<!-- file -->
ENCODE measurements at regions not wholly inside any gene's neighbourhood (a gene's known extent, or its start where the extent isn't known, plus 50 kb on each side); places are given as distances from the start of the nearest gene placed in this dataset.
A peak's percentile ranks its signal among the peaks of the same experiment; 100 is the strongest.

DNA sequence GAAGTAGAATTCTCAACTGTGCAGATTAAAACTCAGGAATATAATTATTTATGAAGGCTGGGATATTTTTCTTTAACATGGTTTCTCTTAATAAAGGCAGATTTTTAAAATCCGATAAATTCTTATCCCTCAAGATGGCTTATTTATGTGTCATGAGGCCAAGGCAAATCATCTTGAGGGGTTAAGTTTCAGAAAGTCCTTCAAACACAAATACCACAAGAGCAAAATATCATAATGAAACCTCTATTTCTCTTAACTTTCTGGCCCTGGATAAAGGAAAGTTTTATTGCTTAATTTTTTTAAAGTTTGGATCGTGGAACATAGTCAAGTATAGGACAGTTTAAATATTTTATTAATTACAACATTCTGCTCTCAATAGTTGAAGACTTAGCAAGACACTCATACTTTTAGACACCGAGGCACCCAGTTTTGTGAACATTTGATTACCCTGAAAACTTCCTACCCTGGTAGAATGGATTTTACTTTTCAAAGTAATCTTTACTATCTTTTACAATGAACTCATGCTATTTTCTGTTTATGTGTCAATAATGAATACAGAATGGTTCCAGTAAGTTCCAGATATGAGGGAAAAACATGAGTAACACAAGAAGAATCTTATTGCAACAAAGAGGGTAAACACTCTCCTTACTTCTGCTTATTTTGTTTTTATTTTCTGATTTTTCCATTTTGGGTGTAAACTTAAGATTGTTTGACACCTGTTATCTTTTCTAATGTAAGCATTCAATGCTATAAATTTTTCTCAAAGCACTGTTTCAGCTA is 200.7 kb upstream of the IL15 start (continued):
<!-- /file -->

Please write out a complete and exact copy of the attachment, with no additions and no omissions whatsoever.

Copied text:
ENCODE measurements at regions not wholly inside any gene's neighbourhood (a gene's known extent, or its start where the extent isn't known, plus 50 kb on each side); places are given as distances from the start of the nearest gene placed in this dataset.
A peak's percentile ranks its signal among the peaks of the same experiment; 100 is the strongest.

DNA sequence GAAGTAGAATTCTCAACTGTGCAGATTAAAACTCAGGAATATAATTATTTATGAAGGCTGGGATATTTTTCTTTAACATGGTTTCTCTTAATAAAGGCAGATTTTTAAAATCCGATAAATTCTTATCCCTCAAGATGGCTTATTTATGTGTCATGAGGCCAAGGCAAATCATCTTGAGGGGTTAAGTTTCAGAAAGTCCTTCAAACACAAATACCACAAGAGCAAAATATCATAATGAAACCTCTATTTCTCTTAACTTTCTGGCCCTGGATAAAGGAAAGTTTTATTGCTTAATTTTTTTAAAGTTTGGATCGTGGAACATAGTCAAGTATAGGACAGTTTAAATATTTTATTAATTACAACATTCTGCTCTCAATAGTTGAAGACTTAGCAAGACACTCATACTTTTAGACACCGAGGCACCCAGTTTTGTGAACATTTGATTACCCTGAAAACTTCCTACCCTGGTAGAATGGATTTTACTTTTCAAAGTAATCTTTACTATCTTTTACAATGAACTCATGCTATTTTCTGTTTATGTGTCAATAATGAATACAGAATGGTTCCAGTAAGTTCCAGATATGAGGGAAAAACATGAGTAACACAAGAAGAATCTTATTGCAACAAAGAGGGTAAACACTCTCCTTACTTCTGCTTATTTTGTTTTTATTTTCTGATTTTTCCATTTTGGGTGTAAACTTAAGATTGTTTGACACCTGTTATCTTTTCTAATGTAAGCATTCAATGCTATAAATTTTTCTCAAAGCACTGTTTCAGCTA is 200.7 kb upstream of the IL15 start (continued):